Anyway, I took a snapshot of Eagle Cap's website dry weight spec (that is wayyyy lower than actual), and took it in. Before I said why I was in there, I played dumb and just asked to renew the tabs.
They asked, "what kind of RV is it?"
I said, "a truck camper, you know, one of those small fits-in-the-bed kind".
They said, "Oh, ok, the computer said we needed to update our records".
No question of weight came up. $15.
I was pretty hot about that notice about having to get it weighed. If you couldn't tell....
I purchased a 12' utility trailer from Costco something like 10+ years ago, and it came set up virtually identical to this, with an extendable tongue.
Granted, it's only a 2500lb trailer, but I've never had a problem with it.
I found an example of someone doing this type of work here:
The cheap little two-strokes are the WORST of the irritating obnoxious generators.
You'll hate it.
X2...or 3 or 5, however many have said basically the same thing. No offense to the OP, I get it, everyone has budgets. But I would also recommend as an alternative a cheap Honda-knock off any day over a two-stroke.
Let me tell you a true story, happened just last year.
I went to a large flea market put on by the entire town of Packwood, Wa last memorial weekend. There's one RV campground in town that's always booked solid, the rest of the RV parking is either out of town or are people or businesses renting out grass to park on. I always park at the end of town at a large hotel's back yard.
I parked next to a very young couple with nothing more than a single axle car/box trailer they had towed there with their Kia. It had an air mattress inside, a Coleman cooler, and that's it, that's what they had. That, and a bunch of rechargeable camp lights.
And... one of these 2-stroke generators.
Well, that evening they fired the thing up next to me to charge up their camp lights. I couldn't even hear my TV. This went on for 15 minutes, so I went outside and (politely) asked what they were using such a small generator for. They were doing nothing but charging up camp lights and cell phones.
I have enough battery power to light a small city, and a very nice Magnum 3KW Hybrid Inverter. I (nicely) offered them if they shut that thing off, I'd run them an extension cord and just leave my inverter on all weekend. I use it all night anyway for my electric blanket.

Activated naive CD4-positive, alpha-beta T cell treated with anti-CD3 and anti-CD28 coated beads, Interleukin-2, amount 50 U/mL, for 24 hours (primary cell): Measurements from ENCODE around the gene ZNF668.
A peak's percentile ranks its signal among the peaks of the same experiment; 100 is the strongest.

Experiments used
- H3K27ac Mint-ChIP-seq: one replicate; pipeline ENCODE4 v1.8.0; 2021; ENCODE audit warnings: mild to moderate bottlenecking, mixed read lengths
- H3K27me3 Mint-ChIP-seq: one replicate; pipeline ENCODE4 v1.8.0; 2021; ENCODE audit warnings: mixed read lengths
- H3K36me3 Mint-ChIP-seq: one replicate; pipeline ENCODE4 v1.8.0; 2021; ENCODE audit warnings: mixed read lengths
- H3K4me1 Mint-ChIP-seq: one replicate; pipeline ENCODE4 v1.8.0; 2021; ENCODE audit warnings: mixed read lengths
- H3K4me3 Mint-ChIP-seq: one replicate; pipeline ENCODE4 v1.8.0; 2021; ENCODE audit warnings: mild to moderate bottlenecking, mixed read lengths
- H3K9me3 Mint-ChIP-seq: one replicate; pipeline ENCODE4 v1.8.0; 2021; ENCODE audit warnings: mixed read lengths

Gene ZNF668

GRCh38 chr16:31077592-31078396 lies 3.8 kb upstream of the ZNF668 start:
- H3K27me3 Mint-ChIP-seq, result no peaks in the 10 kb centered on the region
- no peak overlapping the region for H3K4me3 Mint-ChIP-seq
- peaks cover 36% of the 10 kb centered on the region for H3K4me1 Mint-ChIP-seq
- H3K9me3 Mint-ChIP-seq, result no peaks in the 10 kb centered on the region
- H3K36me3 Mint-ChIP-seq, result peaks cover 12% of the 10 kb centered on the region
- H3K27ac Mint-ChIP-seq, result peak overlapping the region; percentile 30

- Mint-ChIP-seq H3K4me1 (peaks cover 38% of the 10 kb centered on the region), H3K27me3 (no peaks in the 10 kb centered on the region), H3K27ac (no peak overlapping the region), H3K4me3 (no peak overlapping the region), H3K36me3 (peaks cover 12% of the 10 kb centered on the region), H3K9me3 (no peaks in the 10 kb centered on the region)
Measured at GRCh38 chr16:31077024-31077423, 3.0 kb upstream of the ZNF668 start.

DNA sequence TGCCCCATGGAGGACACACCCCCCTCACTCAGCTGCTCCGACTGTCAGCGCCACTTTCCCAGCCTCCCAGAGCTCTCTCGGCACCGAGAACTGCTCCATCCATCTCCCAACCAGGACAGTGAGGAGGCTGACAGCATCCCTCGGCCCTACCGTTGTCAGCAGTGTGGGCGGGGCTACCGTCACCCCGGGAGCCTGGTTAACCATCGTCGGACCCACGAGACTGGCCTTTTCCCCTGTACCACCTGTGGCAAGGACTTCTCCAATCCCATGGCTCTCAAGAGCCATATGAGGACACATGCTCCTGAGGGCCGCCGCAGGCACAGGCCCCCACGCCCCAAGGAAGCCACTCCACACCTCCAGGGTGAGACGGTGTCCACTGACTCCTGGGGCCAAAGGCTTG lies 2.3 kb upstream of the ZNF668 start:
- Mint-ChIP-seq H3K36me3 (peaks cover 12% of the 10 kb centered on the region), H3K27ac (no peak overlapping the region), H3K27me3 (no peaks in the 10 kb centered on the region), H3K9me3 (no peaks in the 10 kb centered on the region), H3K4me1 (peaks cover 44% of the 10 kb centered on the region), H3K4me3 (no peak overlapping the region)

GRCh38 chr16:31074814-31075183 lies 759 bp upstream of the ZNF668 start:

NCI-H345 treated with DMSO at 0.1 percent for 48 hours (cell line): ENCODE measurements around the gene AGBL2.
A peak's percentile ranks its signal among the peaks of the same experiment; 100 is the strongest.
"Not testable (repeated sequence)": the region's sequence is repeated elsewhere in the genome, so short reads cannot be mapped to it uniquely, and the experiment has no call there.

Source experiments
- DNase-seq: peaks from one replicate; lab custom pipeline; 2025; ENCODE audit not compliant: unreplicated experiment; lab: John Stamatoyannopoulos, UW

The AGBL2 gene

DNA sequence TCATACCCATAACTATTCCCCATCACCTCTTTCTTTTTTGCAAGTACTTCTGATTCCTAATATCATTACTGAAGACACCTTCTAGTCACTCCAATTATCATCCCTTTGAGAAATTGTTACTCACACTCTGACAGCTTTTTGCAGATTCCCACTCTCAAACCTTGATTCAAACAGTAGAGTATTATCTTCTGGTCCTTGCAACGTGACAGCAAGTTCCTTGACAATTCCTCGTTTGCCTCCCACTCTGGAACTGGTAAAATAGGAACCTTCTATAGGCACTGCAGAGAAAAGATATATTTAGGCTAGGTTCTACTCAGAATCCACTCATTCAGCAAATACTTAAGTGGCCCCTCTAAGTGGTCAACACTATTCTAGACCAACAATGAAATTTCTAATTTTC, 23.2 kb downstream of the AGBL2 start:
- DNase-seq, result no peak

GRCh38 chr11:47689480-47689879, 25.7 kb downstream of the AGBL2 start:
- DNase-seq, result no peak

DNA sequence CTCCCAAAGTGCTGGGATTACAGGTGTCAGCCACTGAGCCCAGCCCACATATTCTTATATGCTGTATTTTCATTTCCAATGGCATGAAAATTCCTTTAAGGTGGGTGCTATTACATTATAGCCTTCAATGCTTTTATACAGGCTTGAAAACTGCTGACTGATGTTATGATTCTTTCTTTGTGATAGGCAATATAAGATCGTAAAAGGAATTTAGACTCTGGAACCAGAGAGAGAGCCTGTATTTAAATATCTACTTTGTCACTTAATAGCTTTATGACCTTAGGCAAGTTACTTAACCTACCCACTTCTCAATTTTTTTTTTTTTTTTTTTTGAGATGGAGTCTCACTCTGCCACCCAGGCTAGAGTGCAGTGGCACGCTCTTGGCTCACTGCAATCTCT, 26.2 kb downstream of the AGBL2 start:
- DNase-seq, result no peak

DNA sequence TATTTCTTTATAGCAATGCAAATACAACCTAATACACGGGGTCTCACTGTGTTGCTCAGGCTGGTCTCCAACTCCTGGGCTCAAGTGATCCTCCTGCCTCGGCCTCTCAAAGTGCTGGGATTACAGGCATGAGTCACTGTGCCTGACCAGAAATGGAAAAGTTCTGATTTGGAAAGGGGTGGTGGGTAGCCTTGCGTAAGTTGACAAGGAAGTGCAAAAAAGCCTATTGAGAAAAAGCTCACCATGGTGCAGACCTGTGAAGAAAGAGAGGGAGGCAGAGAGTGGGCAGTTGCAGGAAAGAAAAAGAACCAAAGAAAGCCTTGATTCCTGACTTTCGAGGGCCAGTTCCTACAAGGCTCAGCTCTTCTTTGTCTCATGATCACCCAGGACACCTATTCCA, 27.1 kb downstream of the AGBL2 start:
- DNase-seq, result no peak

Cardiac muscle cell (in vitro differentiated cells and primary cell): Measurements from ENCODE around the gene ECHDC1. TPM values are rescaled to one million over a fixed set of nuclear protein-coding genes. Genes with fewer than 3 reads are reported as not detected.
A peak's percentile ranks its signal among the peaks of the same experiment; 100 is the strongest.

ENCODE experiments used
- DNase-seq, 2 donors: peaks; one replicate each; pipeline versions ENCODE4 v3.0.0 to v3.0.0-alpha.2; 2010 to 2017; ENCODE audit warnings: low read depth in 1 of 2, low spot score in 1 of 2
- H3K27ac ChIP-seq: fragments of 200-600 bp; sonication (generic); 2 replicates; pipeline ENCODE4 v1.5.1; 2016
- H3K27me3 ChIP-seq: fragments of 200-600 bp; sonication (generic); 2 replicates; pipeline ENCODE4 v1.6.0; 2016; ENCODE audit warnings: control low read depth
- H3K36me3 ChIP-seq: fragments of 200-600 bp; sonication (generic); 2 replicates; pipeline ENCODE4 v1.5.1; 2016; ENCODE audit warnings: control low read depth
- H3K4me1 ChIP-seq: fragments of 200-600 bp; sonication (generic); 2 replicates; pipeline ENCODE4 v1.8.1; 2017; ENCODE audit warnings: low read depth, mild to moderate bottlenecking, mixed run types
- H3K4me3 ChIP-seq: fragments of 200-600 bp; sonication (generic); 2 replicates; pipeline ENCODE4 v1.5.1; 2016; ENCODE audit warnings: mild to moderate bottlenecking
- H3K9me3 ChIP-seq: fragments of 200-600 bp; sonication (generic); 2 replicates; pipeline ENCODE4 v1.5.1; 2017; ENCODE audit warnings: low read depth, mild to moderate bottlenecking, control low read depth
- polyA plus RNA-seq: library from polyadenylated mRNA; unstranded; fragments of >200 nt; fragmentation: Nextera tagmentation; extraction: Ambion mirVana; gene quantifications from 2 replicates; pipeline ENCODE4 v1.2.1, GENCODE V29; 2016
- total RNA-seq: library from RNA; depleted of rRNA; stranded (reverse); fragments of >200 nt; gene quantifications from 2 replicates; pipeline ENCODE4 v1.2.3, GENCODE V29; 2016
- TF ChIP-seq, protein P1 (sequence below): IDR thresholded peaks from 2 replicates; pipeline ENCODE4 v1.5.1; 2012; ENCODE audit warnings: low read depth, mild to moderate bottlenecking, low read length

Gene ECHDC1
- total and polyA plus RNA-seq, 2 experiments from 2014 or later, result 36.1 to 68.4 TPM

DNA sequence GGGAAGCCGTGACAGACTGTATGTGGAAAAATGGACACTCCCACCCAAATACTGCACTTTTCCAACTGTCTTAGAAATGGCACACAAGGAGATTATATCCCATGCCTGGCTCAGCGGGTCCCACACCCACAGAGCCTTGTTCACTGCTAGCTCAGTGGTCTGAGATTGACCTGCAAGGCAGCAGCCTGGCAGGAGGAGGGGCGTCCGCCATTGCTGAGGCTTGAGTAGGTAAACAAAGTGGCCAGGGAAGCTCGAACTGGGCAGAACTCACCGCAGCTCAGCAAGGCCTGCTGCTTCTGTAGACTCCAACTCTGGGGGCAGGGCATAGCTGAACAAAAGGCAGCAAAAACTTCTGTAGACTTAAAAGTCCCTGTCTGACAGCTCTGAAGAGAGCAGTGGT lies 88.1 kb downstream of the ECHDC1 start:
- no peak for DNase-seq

Moral of the story---
Their 2-stroke generator worked great - it got the neighbor(me) so irritated they got free power all weekend.
Yes, I use a weight distributing hitch with my Super Truss. I use an Eaz Lift brand, round bar style. I run my ball height slightly higher than normal, because my trailer is a land-yacht sized monster. (heavy tongue weight)
Ditto... Same set up, 10k 26' trailer with ~1,000lb tongue weight on 48" Supertruss.
Done it for years, never a problem.
So, literally, my only complaint about my new (to me) 2015 F450 is the lighting sucks.
I did a bunch of reading, and finally settled on Rough Country for several reasons, cost, various internet reviews, and pictures of fit and finish. I purchased their 30" LED light bar, and their 36w LED Ford Fog lamp Retrofit kit. Now - I didn't do both projects today, so if some of these pictures seem a little off on their timeline, that's why.
I did the bar light first. I saw one picture out on the interweb of it being mounted in the grill rather than the usual bumper mount or high-windshield mount (and to me, on a truck, both are very gawdy looking) . So I decided to go full-stealth, behind the grill. I will say this, when it was all said and done, you'd think they made this light on purpose just for this. (OK, they kinda did).
ok, first, the usual disclaimer, I'm not affiliated with Rough Country..... Second disclaimer - For the light haters - I will never run the light bar on a road with on-coming traffic. Unless of course they're being an arse with their highbeams...:B